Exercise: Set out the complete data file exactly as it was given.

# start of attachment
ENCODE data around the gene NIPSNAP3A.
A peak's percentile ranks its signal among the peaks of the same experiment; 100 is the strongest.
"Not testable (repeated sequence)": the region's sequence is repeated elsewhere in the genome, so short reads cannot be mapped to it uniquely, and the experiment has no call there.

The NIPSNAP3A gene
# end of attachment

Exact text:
ENCODE data around the gene NIPSNAP3A.
A peak's percentile ranks its signal among the peaks of the same experiment; 100 is the strongest.
"Not testable (repeated sequence)": the region's sequence is repeated elsewhere in the genome, so short reads cannot be mapped to it uniquely, and the experiment has no call there.

The NIPSNAP3A gene